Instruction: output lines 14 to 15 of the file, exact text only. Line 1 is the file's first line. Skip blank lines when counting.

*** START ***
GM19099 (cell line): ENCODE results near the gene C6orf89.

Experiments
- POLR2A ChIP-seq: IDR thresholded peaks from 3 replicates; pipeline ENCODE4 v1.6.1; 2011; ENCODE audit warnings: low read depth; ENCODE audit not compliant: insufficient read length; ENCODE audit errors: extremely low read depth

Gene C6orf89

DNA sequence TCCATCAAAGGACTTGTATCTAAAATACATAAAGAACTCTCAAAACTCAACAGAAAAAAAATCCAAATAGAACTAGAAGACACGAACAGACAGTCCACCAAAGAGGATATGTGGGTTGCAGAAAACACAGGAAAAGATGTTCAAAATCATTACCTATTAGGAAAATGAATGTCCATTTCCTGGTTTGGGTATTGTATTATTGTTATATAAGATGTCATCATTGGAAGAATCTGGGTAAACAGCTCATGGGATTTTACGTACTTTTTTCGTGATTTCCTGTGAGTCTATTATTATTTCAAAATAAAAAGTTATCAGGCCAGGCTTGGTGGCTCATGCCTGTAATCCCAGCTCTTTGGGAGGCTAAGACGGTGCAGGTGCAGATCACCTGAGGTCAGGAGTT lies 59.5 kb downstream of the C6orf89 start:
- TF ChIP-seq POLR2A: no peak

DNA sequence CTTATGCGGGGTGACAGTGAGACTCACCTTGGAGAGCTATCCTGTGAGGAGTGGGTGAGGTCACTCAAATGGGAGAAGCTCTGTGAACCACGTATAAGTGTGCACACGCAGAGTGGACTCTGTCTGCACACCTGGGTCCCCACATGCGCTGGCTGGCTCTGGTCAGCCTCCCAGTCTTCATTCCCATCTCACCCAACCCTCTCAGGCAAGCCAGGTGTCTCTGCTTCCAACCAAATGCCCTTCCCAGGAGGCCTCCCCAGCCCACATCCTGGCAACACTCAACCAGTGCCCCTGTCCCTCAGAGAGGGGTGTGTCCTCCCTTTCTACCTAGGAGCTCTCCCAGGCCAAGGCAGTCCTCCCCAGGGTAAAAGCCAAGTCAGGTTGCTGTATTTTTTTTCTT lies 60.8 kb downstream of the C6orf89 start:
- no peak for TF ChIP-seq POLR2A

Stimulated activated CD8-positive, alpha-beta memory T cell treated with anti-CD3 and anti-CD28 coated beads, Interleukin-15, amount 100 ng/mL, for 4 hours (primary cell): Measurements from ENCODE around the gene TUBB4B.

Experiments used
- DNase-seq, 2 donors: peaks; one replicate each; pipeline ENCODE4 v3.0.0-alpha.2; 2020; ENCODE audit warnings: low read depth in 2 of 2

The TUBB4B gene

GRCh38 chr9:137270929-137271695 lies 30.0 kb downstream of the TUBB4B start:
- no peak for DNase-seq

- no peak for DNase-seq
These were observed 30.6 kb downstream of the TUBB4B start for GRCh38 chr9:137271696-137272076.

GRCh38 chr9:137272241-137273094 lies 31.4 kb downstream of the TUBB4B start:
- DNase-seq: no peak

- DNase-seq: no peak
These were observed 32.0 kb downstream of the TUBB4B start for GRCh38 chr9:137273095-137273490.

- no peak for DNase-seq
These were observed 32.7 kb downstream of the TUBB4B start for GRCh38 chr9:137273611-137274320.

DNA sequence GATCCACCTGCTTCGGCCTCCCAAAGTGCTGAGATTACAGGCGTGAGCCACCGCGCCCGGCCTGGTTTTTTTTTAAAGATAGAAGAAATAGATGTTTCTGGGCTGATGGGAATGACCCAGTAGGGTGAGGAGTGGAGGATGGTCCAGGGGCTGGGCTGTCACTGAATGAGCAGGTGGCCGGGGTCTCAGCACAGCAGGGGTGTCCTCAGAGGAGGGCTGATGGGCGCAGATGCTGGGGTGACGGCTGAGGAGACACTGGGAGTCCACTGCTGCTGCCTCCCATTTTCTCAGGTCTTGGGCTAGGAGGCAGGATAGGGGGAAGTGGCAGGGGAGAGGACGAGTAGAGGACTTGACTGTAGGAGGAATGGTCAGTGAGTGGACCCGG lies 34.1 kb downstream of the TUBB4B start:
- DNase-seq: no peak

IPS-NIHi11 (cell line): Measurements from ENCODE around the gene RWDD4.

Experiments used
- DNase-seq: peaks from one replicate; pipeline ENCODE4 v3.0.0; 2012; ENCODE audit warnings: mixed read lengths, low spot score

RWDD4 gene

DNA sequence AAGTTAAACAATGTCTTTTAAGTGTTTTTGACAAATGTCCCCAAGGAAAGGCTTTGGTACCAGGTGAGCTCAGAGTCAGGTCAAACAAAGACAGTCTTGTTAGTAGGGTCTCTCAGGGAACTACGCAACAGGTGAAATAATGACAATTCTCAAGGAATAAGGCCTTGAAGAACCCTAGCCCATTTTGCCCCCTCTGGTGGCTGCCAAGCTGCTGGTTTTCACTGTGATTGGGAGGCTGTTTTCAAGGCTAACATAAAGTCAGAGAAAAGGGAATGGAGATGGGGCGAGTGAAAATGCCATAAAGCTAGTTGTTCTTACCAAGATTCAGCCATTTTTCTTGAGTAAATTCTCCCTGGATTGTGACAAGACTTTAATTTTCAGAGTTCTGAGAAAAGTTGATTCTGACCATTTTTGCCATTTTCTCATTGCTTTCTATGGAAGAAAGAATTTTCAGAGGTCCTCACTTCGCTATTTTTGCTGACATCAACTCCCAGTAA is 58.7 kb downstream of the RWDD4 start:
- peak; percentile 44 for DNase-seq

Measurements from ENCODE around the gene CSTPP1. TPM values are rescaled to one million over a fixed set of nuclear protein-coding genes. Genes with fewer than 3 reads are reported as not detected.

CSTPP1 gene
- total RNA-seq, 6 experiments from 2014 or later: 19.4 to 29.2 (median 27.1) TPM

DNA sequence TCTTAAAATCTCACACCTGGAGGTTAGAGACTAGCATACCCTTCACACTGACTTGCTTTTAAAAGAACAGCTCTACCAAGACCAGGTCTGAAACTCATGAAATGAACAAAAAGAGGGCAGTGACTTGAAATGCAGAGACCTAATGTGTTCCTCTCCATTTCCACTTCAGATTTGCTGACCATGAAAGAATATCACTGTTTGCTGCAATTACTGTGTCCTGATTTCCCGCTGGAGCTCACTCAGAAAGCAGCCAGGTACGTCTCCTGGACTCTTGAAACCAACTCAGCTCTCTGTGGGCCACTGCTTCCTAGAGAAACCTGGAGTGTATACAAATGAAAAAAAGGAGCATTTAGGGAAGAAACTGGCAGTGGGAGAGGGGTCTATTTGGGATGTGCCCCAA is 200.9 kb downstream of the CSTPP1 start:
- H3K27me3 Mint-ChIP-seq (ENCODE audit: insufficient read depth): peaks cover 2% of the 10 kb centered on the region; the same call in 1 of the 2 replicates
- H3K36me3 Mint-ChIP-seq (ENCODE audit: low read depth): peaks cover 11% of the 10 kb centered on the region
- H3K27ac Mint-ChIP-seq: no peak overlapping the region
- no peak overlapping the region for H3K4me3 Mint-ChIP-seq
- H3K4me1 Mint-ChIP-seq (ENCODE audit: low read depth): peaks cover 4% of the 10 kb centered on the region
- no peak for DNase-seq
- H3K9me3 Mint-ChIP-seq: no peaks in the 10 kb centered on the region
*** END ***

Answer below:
- no peak for DNase-seq

- no peak for DNase-seq